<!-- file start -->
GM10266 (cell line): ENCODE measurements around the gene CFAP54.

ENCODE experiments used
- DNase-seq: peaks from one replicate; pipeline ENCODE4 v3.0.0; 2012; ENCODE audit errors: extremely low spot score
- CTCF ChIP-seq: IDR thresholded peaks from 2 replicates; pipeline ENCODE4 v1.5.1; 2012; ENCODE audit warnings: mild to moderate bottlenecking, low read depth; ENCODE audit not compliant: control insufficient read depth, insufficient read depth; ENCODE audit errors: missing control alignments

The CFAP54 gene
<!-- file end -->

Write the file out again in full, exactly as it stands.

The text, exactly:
GM10266 (cell line): ENCODE measurements around the gene CFAP54.

ENCODE experiments used
- DNase-seq: peaks from one replicate; pipeline ENCODE4 v3.0.0; 2012; ENCODE audit errors: extremely low spot score
- CTCF ChIP-seq: IDR thresholded peaks from 2 replicates; pipeline ENCODE4 v1.5.1; 2012; ENCODE audit warnings: mild to moderate bottlenecking, low read depth; ENCODE audit not compliant: control insufficient read depth, insufficient read depth; ENCODE audit errors: missing control alignments

The CFAP54 gene